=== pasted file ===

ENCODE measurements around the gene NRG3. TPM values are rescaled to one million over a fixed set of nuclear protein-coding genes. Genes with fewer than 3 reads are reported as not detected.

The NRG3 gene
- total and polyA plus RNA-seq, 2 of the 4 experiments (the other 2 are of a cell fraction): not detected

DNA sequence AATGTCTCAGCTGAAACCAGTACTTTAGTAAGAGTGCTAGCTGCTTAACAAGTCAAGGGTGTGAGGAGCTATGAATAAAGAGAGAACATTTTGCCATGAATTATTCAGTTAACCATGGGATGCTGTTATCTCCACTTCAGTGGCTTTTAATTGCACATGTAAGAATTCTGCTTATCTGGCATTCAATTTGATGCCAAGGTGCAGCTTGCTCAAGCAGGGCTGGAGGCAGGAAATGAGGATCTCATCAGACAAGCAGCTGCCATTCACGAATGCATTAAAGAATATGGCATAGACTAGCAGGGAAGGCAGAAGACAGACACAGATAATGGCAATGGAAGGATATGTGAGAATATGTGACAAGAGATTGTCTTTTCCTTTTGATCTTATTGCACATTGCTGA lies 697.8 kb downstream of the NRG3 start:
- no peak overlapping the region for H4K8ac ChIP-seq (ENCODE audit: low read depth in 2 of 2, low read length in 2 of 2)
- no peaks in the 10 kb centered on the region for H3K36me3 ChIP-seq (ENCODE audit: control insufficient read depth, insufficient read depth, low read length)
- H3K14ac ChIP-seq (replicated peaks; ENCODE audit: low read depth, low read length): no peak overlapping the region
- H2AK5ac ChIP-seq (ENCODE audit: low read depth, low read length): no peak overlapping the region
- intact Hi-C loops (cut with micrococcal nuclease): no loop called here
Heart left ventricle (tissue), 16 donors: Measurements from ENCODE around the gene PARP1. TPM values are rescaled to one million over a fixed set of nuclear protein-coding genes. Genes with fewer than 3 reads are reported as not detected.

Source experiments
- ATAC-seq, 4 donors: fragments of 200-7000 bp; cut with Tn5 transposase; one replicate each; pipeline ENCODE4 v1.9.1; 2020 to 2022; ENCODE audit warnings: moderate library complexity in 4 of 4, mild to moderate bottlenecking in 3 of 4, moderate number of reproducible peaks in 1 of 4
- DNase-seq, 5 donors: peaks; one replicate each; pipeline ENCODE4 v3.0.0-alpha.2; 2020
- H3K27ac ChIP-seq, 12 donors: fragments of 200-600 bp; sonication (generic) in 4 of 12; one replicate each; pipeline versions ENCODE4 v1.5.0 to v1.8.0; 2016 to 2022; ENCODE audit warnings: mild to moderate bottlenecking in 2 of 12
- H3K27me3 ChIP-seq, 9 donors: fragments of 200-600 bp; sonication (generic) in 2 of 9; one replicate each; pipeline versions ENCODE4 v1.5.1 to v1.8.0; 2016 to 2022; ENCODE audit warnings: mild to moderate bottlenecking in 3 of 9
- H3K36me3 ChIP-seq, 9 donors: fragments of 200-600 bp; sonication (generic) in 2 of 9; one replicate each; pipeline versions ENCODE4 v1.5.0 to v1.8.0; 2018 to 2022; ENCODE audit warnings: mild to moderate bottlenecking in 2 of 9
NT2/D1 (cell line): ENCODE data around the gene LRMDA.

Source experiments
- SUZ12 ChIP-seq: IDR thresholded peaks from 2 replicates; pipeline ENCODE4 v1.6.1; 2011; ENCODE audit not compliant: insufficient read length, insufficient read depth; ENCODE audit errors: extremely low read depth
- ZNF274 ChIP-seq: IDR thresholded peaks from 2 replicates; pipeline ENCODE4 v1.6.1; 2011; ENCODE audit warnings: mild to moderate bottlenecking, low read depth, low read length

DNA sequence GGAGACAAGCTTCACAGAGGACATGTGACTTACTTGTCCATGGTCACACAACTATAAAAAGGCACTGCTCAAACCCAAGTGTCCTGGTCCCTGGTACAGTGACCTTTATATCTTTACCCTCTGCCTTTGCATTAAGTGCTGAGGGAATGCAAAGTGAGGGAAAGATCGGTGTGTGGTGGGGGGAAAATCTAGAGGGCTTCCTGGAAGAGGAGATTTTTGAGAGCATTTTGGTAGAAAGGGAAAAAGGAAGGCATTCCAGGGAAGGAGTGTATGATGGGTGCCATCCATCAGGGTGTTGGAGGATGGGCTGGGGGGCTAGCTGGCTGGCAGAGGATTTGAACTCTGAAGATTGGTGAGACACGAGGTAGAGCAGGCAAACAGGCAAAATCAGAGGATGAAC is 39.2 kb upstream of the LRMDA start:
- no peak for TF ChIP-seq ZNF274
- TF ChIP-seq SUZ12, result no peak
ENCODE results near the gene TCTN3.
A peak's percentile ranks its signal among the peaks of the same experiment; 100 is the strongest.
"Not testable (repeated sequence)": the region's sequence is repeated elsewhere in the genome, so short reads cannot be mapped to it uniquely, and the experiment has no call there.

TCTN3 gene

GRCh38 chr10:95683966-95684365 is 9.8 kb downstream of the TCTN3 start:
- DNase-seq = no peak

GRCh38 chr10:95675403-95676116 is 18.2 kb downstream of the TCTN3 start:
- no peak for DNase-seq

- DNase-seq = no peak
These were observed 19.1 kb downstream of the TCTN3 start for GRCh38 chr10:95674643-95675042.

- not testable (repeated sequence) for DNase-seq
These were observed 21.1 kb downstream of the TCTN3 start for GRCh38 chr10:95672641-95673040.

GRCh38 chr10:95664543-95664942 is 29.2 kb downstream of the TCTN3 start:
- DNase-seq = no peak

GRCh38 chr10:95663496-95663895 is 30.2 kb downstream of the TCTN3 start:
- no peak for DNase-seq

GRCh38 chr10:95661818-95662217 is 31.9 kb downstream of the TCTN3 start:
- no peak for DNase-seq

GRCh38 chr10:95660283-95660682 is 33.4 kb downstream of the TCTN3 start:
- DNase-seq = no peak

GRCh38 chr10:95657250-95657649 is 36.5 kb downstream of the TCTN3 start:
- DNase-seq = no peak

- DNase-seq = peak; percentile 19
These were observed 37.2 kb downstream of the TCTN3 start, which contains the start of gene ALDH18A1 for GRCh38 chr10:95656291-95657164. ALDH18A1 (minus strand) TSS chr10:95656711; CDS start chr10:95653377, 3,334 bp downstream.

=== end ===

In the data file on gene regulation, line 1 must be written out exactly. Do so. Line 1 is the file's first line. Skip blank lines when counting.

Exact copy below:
ENCODE measurements around the gene NRG3. TPM values are rescaled to one million over a fixed set of nuclear protein-coding genes. Genes with fewer than 3 reads are reported as not detected.